Friday, January 04, 2008

A Good Samaritan With A Yarmulke

(Picture courtesy of spanishfork.org)

I first noticed him sitting on a bench by the parking lot curb staring out with a bizarre look in his eyes. Returning from the bakery, we placed the bags in the trunk and then buckled the kids in the minivan.

"That guy just collapsed. Do a mitzvah and go over and help him.", my wife said pointing across the parking lot .

Cars drove around him and other shoppers at the plaza walked by ignoring this man with a cane who was now sprawled out in the middle of the parking lot thoroughfare.

"Can I help you over to the curb?," I asked him.

"Yes. I can't walk.", he replied with somewhat slurred speech.

I put my hand under his armpits, lifted him up, and struggled to carry the full weight of his body until I reached the curb where I sat him down.

"What happened?", I asked.

"I think I had a stroke man.", he replied.

"What do you want me to do know? Should I call an ambulance?", I asked.

When he replied in the affirmative, I went into a nearby store and told the shop keeper what had happened. Without the knowledge of whether this guy was mentally disturbed, strung out on drugs, or really had a stroke, another Jewish man who had witnessed me carrying this man and overheard our conversation came in, picked up the phone, and called an ambulance to take him to the hospital.

When I finally returned to the minivan my kids asked me question after question about what had just transpired. First, I told them that we should ask Hashem to send a refuah shleima to this man who was now on his way to the hospital. I then explained that it is very important for us to help people of all colors and not turn away from an opportunity to do an act of chesed for another human being. I told them that when other people witness a person with a yarmulke stopping to help another person in need it is a tremendous kiddush Hashem; that this was really the whole purpose of why we had come to this plaza on that day.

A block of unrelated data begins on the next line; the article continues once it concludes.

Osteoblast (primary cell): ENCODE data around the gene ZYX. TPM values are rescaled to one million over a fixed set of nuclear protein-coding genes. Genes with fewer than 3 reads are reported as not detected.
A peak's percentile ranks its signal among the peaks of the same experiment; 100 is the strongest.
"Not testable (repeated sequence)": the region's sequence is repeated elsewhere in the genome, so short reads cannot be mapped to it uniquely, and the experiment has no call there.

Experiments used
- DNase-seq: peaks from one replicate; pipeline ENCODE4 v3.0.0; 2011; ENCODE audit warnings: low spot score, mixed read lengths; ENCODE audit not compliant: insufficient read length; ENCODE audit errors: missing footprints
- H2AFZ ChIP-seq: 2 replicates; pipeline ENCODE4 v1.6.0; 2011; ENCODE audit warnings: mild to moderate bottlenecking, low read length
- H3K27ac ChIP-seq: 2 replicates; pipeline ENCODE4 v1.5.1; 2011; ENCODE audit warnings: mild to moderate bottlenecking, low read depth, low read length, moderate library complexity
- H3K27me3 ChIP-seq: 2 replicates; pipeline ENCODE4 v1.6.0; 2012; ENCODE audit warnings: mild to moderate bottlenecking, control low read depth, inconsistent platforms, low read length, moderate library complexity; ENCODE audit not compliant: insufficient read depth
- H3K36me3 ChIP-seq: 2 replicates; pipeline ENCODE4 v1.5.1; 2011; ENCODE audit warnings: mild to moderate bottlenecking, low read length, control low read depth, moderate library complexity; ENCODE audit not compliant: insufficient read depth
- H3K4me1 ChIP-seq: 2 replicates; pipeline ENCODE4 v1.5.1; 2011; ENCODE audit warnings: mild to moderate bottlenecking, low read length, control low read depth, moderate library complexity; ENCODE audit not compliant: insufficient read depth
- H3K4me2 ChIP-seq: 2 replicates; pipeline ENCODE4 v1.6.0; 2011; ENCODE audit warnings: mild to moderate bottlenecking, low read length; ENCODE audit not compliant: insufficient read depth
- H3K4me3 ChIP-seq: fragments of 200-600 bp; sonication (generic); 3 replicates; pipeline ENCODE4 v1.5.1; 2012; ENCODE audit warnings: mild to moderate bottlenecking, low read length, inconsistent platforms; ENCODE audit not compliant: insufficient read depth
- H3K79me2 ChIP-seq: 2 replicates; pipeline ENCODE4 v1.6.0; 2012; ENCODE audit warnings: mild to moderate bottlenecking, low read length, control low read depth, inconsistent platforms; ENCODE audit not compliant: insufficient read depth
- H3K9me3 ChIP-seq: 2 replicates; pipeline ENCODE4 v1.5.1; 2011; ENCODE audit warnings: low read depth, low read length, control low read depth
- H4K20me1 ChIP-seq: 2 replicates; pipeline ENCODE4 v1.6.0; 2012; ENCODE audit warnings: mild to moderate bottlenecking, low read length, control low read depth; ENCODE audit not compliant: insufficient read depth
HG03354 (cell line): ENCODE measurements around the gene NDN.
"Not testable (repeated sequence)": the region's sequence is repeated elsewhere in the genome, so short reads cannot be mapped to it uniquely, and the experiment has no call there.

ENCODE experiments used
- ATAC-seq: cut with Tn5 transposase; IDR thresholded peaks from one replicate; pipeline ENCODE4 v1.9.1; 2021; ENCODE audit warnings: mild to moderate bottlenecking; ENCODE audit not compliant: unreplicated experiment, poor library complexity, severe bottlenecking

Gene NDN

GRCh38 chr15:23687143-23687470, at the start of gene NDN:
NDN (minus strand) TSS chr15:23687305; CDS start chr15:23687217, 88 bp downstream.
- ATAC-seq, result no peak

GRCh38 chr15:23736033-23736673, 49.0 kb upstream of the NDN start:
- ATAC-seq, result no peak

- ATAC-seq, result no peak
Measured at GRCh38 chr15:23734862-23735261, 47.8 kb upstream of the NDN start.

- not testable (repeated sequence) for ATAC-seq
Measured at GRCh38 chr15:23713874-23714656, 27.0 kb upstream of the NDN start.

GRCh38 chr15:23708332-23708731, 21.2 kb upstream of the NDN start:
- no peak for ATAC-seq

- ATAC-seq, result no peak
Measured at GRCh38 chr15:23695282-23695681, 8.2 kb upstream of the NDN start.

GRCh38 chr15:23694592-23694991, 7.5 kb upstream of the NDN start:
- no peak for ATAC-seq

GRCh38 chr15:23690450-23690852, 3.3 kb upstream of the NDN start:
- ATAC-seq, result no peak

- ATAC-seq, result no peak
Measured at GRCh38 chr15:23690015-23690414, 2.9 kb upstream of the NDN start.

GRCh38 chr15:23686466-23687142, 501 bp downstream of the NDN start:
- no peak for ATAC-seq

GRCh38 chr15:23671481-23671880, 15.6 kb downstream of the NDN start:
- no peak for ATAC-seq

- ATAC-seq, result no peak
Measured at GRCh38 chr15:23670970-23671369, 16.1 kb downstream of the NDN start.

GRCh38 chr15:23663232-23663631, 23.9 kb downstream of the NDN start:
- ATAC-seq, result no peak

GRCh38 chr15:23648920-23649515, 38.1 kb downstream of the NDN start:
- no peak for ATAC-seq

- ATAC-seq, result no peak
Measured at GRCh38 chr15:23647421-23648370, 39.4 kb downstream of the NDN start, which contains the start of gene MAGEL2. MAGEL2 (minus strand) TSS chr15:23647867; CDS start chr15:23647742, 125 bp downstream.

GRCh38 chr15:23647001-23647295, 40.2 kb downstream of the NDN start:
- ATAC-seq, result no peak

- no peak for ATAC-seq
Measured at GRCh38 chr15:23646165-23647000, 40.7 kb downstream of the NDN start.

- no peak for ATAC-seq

10 Comments:

At January 4, 2008 at 8:50:00 AM EST, Blogger Alice said...

Wow! I hop he's OK and you guys did a good thing.

 
At January 4, 2008 at 10:25:00 AM EST, Anonymous Anonymous said...

yasher koach!
plenty of people would have just walked right by (as indeed they did like you said).

 
At January 4, 2008 at 10:53:00 AM EST, Anonymous snag said...

Bittul Torah!

 
At January 4, 2008 at 2:12:00 PM EST, Anonymous #37 said...

Blessings for your wife, may her eyes always be sharp, her heart loving and her instincts correct.

 
At January 4, 2008 at 2:18:00 PM EST, Blogger torontopearl said...

You never know when a seemingly small difference you make in someone's day makes all the difference in the world to and for them.
Yasher Koach.

 
At January 5, 2008 at 6:13:00 PM EST, Anonymous Anonymous said...

asj
i was very touched by this

 
At January 5, 2008 at 9:35:00 PM EST, Blogger Joshua said...

It's ironic considering the meaning and origin of the "good Samaritan" parable. (The parable is supposed to represent the loss of the chosen status of the Jewish people and their corruption, etc.)

 
At January 5, 2008 at 11:08:00 PM EST, Anonymous Anonymous said...

"I told them that when other people witness a person with a yarmulke stopping to help another person in need it is a tremendous kiddush Hashem; that this was really the whole purpose of why we had come to this plaza on that day."

Yes, there's the kiddush Hashem aspect of people seeing you do what you did. But also, maybe the real "whole purpose" was that the guy just needed to be helped, regardless of who saw you help him?

But by the way, I don't mean to seem critical. What you did was tremendous. Hazak.

 
At January 6, 2008 at 11:07:00 AM EST, Blogger Neil Harris said...

What an important act!! The lesson you taught your children is something that they might never see in the walls of a classroom.
Beautiful!!
Wives see everything!

 
At January 8, 2008 at 7:43:00 AM EST, Blogger Jameel @ The Muqata said...

Kol HaKavod!

When our kids do something good, my wife wife compliments them saying they are "Good Samarians"...as we are residents of Samaria, the Shomron.

 

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